Volcanic ash interbedded in Chuckanut at Clayton Beach

VOLCANIC ASH AT CLAYTON BEACH, AND THE AGE OF THE CHUCKANUT FORMATION

By Dave Tucker. Posted Dec. 20, 2009

George Mustoe at the Clayton Beach tuff exposure

A thin bed of tuff (lithified volcanic ash) is preserved in the Chuckanut Formation, in a small cliff face at Clayton Beach. The beach is at the south end of Larrabee Park along Chuckanut Drive. Minerals in tuffs could be the ideal material  for dating the Chuckanut Formation; only one tuff dates has been published, and it is not from this location. An age of 49.9 give or take 1.2 million years was obtained from a tuff bed up on Lookout Mountain (east of Lake Samish) which is stratigraphically 2500 meters above the base of the Chuckanut. The 6-cm-thick Clayton Beach tuff is much closer to the base of the formation. Grains of the mineral zircon were collected from the Clayton Beach tuff by Sam Bowring, and were subjected to U-Pb radiometric dating. An age of 57 million years was obtained,  but according to Sam Johnson’s 1980s PhD research, all stratigraphic members of the Chuckanut Formation contain detrital zircon grains that give fission track ages as old as 56 Ma (million years old). ‘Detrital zircons’ are mineral grains that weather out of rocks and are deposited with a mix of sediments- they are not valid for accurate age determinations. George Mustoe reports “That age (57 Ma) is an important constraint, since it is the cooling date for igneous rock that was uplifted and weathered to provide a sediment source for the Chuckanut. To accept Bowring’s age, you have to throw out  Johnson’s numerous dates. I know Sam Bowring only was able to extract a tiny amount of material from the (Clayton) ash to get his U-PB date, and I wonder if he was possibly measuring some detrital grains, not phenocrysts from the tephra.”

The Clayton tuff is interbedded with steeply- bedded siltstone, and is overlain by a thin layer of black, coalified soil. Apparently, the ash fell onto flood deposits or perhaps a dry lake bed, and was then covered by a layer of leaves. If the U-Pb age of 56 Ma is due to contamination with detrital zircons (rather than zircons erupted from the volcano that produced the ash) then the ash layer is almost certainly not primary, as it was mixed with other sediment, and it was washed onto the sediments before burial and lithification. If the coal was an ancient soil, I’d think that the tuff would show more sign of disruption by burrowing animals or plants growing in the soil- no soil is preserved beneath the tuff. I’m open to comments or suggestions on this point. If you visit this place, PLEASE DON’T PICK AT THIS OUTCROP- it is a limited, rare one, there aren’t any fossils, and the tuff just crumbles to little bits in your hands anyway. The beach is a pretty fun place in its own right, with wonderful honeycomb structures eroded into the sandstone. There are a few fossil log casts in the sandstone, nice rock ledges to hang out on, and good swimming on a rising tide in summer.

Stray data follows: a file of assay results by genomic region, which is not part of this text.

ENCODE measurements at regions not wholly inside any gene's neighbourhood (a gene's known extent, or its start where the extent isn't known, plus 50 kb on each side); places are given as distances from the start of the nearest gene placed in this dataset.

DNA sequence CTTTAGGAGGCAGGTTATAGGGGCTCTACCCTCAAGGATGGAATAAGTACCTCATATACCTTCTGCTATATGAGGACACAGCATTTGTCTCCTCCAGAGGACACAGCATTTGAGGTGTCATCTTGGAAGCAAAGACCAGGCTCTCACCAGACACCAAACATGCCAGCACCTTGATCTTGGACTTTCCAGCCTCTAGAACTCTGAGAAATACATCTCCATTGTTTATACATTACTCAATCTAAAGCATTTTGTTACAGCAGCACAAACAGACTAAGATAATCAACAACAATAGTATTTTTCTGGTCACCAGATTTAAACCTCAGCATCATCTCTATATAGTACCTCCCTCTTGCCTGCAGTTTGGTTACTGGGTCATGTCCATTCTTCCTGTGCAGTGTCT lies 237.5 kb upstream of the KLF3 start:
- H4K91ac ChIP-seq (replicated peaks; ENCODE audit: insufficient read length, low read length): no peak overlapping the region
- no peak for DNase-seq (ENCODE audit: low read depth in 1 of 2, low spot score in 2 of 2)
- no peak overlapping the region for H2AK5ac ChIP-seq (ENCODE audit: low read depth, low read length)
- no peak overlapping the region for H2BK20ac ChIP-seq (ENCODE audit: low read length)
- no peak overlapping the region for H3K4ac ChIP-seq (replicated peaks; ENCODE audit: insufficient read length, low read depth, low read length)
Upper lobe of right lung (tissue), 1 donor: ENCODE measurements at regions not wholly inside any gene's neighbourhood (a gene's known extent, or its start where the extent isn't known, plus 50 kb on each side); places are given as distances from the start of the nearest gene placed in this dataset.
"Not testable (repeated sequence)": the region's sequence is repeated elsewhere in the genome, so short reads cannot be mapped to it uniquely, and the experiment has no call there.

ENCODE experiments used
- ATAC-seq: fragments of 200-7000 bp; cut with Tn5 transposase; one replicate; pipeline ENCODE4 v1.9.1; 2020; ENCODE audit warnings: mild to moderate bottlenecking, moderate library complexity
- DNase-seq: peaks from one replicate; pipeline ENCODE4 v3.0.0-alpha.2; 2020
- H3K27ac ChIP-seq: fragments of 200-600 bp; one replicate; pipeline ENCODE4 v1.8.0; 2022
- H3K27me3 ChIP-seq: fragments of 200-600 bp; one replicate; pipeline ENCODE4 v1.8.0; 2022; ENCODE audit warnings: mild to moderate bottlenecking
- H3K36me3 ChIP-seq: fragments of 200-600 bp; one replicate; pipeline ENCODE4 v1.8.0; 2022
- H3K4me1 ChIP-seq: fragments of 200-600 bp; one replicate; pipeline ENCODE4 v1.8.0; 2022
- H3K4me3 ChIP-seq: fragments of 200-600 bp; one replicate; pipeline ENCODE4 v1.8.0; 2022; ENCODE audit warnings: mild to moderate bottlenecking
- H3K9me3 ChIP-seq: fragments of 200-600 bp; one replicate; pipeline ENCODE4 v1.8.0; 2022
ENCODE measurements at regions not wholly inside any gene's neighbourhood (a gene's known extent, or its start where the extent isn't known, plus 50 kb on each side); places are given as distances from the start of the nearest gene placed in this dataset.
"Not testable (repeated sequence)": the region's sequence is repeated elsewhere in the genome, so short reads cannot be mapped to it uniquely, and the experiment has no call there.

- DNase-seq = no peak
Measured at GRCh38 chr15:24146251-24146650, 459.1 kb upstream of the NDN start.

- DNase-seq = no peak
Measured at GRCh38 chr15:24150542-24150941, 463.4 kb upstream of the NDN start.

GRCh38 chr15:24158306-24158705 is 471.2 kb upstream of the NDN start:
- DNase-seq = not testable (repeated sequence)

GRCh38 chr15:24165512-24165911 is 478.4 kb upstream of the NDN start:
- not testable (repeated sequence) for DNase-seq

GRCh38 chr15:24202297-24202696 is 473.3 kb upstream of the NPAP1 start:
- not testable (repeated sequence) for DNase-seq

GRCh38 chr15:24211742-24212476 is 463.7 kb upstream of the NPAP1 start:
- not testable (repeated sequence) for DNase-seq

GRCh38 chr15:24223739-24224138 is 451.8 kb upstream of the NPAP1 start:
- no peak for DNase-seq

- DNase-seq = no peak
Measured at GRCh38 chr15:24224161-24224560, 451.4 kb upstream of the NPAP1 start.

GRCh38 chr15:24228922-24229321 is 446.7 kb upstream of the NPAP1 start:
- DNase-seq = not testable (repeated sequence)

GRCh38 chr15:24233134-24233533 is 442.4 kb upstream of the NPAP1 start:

The Clayton tuff is interbedded with steeply- bedded siltstone, and is overlain by a thin layer of

The 6-inch-wide yellow tuff at Clayton Beach is overlain by a dark coalified soil layer.

black, coalified soil. Apparently, the ash fell onto flood deposits or perhaps a dry lake bed, and was then covered by a layer of leaves. If the U-Pb age of 56 Ma is due to contamination with detrital zircons (rather than zircons erupted from the volcano that produced the ash) then the ash layer is almost certainly not primary, as it was mixed with other sediment, and it was washed onto the sediments before burial and lithification. If the coal was an ancient soil, I’d think that the tuff would show more sign of disruption by burrowing animals or plants growing in the soil- no soil is preserved beneath the tuff. I’m open to comments or suggestions on this point. If you visit this place, PLEASE DON’T PICK AT THIS OUTCROP- it is a limited, rare one, there aren’t any fossils, and the tuff just crumbles to little bits in your hands anyway. The beach is a pretty fun place in its own right, with wonderful honeycomb structures eroded into the sandstone. There are a few fossil log casts in the sandstone, nice rock ledges to hang out on, and good swimming on a rising tide in summer.

Getting there: The Clayton Beach trailhead is about 1/2 mile south of the entrance to LarrabeeState Park on Chuckanut Drive (State Route 11). Walk to the railroad tracks. Look for a trail heading straight through the woods toward the nearby beach. If you have found the right one, you’ll step down a short bank onto the beach at a small cove (at high tide). The exposure is on the rock wall a few feet to your right. if you miss the trail at the railroad tracks, stay on the main trail which angles down and left to the main sandy beach area. Walk north around the rocky points about 100 yards to the outcrop. It is pretty conspicuous, especially if you are looking for the yellow and black stripes in the rock.

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2 Responses

  1. […] area, as well as one of the finest PUBLIC BEACHES in the region. (Read a field trip description here.) My family at Clayton in 1996. Never feared the trains at the […]

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